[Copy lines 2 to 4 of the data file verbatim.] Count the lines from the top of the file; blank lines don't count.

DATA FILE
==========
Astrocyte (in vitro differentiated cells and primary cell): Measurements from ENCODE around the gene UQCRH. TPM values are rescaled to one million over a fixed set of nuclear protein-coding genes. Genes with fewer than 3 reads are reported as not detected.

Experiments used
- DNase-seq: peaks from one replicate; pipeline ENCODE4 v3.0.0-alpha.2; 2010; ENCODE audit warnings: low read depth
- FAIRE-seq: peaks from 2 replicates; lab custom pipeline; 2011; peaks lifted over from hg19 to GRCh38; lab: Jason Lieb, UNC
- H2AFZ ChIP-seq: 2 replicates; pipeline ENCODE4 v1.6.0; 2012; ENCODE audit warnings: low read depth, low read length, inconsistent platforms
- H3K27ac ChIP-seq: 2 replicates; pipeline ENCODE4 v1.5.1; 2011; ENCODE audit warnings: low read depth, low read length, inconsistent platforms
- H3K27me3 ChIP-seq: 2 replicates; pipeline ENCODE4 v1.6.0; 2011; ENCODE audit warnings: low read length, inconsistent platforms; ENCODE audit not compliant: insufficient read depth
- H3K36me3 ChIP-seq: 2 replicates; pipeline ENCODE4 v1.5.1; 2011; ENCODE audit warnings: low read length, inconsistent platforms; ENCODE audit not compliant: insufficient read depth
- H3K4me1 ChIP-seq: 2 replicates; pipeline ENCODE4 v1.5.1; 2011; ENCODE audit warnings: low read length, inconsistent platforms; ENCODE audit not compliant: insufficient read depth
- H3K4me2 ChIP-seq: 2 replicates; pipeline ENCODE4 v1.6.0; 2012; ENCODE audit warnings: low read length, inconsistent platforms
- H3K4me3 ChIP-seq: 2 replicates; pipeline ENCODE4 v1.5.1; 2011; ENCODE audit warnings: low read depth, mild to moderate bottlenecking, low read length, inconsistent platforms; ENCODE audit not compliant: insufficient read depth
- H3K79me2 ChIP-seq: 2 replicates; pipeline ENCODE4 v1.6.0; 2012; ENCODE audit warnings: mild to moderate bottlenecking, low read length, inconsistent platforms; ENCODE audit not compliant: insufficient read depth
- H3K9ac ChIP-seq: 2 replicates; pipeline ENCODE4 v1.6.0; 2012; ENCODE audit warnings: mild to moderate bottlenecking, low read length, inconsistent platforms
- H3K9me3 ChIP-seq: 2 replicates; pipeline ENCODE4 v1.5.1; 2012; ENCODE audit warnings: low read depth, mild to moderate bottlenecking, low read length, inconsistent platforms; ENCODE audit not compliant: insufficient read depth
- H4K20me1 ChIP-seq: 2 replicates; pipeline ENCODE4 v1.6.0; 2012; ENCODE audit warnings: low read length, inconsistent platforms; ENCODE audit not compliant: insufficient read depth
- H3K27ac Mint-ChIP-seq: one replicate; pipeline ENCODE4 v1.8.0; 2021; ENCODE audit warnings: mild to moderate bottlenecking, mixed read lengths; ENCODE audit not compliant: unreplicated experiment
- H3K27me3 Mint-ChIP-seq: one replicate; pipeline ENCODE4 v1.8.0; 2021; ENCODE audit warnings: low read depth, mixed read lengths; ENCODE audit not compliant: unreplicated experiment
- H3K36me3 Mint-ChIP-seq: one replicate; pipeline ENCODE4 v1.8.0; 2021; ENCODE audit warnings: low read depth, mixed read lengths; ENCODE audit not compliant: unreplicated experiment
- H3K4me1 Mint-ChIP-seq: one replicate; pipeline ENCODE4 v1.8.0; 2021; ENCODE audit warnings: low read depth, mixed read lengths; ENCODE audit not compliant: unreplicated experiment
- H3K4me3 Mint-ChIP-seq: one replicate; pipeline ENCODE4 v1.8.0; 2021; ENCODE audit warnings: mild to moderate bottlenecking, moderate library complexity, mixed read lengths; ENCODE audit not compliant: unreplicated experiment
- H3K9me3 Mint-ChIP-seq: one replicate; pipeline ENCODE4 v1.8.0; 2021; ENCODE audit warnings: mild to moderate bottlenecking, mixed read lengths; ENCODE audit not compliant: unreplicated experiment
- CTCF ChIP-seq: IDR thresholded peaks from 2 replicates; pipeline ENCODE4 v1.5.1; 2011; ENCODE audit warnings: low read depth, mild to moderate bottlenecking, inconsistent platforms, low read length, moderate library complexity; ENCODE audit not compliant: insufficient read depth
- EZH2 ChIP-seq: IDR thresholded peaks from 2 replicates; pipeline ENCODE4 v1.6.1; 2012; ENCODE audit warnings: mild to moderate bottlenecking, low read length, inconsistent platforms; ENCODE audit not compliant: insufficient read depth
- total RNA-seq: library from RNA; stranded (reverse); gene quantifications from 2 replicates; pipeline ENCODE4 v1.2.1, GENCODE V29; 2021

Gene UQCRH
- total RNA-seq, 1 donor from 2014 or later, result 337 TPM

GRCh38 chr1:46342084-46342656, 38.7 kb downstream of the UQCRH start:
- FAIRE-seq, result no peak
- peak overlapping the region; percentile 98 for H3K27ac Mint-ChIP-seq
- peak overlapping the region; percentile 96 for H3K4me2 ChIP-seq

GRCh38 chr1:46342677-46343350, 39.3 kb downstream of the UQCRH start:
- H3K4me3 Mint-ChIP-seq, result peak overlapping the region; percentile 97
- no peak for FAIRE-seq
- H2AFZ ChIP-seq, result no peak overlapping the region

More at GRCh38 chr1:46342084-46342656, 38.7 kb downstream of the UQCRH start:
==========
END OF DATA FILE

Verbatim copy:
Experiments used
- DNase-seq: peaks from one replicate; pipeline ENCODE4 v3.0.0-alpha.2; 2010; ENCODE audit warnings: low read depth
- FAIRE-seq: peaks from 2 replicates; lab custom pipeline; 2011; peaks lifted over from hg19 to GRCh38; lab: Jason Lieb, UNC